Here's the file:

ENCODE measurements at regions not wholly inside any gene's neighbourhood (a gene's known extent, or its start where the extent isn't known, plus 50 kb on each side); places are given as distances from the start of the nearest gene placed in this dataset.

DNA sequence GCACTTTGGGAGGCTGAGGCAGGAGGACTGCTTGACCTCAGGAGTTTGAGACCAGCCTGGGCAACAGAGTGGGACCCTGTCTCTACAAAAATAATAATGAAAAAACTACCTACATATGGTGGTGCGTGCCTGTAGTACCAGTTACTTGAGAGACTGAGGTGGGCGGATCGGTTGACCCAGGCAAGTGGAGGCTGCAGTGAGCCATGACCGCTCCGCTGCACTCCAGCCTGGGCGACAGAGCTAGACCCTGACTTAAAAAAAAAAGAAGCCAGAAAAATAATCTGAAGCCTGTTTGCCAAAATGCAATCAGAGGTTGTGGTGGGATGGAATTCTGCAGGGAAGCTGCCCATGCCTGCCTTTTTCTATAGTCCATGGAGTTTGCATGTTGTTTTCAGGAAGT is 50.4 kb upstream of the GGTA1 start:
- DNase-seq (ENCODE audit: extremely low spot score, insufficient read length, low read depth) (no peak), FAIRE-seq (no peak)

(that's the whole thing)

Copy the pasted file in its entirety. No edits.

ENCODE measurements at regions not wholly inside any gene's neighbourhood (a gene's known extent, or its start where the extent isn't known, plus 50 kb on each side); places are given as distances from the start of the nearest gene placed in this dataset.

DNA sequence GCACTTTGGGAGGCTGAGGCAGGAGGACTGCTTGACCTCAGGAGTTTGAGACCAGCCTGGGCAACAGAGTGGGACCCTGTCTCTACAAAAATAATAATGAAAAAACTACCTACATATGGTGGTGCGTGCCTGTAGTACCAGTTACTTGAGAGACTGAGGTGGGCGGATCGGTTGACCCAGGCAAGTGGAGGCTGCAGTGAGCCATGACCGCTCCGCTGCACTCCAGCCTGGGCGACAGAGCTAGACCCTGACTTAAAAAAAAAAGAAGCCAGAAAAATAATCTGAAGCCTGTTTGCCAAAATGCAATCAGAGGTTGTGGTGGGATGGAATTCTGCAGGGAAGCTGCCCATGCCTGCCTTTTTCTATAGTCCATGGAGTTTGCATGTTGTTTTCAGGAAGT is 50.4 kb upstream of the GGTA1 start:
- DNase-seq (ENCODE audit: extremely low spot score, insufficient read length, low read depth) (no peak), FAIRE-seq (no peak)